I'm re-posting the following from Alpine L, given it's importance. There are only two posts so far, the first from Joyce Fingerut, and the second from Tony Avent. I'll post Tony's separately. I suggest that one of the moderators contact both Joyce and Tony and suggest that they post here in the future, as Alpine L is just about run its course.
"You may be interested to note - and to read - the following Draft Standard: Integrated Measures Approach for Plants for Planting in International Trade
The International Plant Protection Convention (IPPC; https://www.ippc.int/IPP/En/default.jsp)is proposing a new Standard concerning the international movement of Plants for Planting. Their website contains the draft standard, which is now open for comment by the member countries of the IPPC.(Go to: https://www.ippc.int/index.php?id=207803See Draft 3, and click on the appropriate language in the Publication column;or contact me for a pdf file)
An International Standard sets guidelines, not rules, that the signatory countries (all 173 of them) have agreed to follow when formulating their own regulations/rules governing imports and exports. While this Standard excludes seeds, it will eventually have a direct effect on the export/import of plants around the world, so many of our fellow plant society members will be affected by the resulting national regulations.
The latest thinking concerning the problems of pests associated with the movement of plants around the world is that these problems are best mitigated at the source, by the exporters (place of production), rather than caught by the importers (pest risk analyses, inspections). See page 5 for a quick summary of the underlying reasoning. Ideally, if each country based its phytosanitary standards on the same philosophy, there would be no discrepancies in the level of requirements (just the specifics of pests and types of mitigations measures).
Regulations written by any country may only pertain to "quarantine" pests: i.e.: those with known negative economic effects, that are not already present in the importing country (or present in limited numbers, with an official control program). However, in protecting against known pests, an integrated measures approach may additionally protect against pests that are currently unknown to science or the industry.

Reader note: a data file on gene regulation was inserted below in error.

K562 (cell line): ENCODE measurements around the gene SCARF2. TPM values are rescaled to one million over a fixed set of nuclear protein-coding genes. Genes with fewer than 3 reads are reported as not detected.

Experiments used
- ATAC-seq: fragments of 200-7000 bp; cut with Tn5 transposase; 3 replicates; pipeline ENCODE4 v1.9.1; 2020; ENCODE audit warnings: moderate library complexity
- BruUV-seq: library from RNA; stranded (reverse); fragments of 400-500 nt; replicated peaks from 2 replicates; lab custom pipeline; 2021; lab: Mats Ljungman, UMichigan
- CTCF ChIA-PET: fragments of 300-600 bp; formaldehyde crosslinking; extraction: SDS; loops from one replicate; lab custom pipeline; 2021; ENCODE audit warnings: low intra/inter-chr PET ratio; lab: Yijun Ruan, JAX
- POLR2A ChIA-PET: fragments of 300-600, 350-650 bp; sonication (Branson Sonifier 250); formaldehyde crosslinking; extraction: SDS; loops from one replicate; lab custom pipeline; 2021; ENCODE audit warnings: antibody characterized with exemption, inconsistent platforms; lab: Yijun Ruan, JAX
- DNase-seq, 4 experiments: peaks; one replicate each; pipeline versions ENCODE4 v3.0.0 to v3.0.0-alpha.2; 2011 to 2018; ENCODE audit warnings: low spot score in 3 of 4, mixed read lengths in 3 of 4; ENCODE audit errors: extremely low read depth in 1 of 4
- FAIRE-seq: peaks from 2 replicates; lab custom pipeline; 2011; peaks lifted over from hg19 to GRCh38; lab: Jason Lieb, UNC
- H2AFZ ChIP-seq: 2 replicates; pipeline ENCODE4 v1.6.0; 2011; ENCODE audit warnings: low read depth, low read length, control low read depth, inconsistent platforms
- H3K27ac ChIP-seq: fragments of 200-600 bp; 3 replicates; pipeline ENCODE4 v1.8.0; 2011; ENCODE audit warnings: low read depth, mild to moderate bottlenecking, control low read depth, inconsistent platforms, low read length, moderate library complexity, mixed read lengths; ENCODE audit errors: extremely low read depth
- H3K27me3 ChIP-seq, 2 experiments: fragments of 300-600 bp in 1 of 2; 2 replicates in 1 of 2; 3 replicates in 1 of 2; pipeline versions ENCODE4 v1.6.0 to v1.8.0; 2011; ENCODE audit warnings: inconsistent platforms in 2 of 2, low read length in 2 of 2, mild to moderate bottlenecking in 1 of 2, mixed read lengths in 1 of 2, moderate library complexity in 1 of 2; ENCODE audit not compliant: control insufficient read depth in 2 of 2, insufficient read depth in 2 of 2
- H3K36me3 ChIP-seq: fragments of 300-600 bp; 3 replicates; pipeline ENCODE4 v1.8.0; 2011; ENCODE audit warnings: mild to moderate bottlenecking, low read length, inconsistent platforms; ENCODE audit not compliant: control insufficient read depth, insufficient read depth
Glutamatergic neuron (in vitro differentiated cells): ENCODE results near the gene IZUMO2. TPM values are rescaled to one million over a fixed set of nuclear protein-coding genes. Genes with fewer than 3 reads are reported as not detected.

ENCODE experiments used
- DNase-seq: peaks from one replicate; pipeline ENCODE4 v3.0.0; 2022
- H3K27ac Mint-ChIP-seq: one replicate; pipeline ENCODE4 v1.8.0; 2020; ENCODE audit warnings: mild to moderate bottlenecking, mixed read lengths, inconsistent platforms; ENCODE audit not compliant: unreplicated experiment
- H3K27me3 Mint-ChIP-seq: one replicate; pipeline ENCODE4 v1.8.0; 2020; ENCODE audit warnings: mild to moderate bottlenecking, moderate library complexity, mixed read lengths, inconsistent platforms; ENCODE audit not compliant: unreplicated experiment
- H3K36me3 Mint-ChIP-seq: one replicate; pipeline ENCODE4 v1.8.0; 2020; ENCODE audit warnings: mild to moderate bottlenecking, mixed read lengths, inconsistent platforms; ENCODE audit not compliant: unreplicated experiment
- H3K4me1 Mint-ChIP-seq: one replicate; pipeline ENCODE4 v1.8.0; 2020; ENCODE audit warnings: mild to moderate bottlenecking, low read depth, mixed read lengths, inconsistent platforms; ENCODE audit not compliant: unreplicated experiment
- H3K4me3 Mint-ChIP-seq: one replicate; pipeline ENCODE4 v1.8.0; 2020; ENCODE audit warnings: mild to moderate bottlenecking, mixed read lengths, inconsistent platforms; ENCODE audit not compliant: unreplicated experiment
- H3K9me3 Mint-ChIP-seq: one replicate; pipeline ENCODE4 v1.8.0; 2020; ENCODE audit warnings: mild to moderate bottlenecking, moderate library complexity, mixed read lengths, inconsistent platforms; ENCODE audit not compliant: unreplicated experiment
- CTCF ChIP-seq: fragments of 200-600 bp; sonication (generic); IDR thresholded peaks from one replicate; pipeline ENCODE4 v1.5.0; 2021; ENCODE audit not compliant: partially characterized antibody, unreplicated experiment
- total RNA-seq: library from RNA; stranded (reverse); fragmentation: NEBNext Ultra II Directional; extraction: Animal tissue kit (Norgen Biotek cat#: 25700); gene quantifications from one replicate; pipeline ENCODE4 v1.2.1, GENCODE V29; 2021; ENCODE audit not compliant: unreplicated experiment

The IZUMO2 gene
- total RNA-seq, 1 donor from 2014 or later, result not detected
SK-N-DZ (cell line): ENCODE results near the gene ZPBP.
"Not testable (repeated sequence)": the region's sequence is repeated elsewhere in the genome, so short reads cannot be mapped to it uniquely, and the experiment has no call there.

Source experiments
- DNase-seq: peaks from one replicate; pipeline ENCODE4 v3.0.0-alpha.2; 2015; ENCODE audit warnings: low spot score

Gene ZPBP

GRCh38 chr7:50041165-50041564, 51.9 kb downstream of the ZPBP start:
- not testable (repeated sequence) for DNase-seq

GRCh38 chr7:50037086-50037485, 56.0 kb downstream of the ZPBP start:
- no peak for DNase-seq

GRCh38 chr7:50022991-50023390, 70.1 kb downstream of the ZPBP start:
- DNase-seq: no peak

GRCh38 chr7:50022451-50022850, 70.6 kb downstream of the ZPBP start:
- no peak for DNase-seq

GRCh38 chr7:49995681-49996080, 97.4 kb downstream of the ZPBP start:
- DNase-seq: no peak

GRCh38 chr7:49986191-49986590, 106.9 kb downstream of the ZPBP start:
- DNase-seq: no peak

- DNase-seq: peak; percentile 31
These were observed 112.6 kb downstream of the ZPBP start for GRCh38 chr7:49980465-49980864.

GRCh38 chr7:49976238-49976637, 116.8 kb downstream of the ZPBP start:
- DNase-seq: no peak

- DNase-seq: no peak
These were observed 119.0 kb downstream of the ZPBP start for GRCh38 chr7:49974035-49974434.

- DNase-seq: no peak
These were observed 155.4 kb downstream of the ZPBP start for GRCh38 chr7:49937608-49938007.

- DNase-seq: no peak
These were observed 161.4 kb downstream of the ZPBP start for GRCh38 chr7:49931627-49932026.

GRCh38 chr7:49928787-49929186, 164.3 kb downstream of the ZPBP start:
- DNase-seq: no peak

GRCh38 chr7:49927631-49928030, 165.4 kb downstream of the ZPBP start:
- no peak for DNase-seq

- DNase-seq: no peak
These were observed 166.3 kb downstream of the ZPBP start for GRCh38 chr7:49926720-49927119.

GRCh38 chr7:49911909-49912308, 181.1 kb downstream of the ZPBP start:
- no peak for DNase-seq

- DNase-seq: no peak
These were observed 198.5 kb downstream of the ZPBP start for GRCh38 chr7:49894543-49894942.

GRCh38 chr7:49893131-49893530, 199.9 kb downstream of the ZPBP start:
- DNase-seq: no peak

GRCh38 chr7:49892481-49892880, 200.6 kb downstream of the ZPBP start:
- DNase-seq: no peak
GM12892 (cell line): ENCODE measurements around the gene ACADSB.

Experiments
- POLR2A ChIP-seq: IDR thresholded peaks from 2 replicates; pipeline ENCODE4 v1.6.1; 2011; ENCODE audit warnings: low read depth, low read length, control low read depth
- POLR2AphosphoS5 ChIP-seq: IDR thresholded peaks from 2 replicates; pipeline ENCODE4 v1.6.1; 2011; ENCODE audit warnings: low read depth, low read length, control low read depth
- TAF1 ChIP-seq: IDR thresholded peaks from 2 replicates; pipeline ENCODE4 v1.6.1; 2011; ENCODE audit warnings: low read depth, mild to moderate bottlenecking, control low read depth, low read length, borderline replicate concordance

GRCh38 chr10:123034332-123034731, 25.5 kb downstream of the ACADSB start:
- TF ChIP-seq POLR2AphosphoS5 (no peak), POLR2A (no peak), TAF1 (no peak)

The "Requirements" list offers factors that should be considered by each country's National Plant Protection Organization (NPPO) when proposing measures to deal with pest risk management. Factors, within production and use, are broadly ranked in order of their increasing risk level.
"General Integrated Measures" describes the overall controls that should be exercised by any place of plant production in order to be "authorized" to grow plants for export, including production, storage, movement of plants - as well as recording of all relevant information (plans, manuals, inspections, etc.).
Keep in mind that Standards are only guidelines, offering factors that should be taken into account when proposing national regulations. Governments will eventually draft specific rules, depending upon their chief production crops, and their primary trading partners. Naturally, each country, and its plant industry, would prefer to minimize its level of control on production/export (which can be costly to initiate) and maximize the requirements for imports. However, by international agreement, these phytosanitary requirements must not act, in lieu of tariffs, as a barrier to trade. It is hoped that, in the end, with each country monitoring and mitigating its own pest risks, all countries will benefit by seeing a reduced incidence of new pests, with their resulting negatvie economic and/or environmental impacts.
To send comments, or ask questions, please see https://www.ippc.int/index.php?id=1110520&no_cache=1&type=contactpoints&L=0...for the contact organization for your country. The names of the officials may be somewhat out of date, but it will set you in the right direction. Comments are sent via your country representative, not directly to the IPPC.
For preliminary questions, before your contact your NPPO, I will be glad to help where I can."
Joyce FingerutStonington, CTZone 6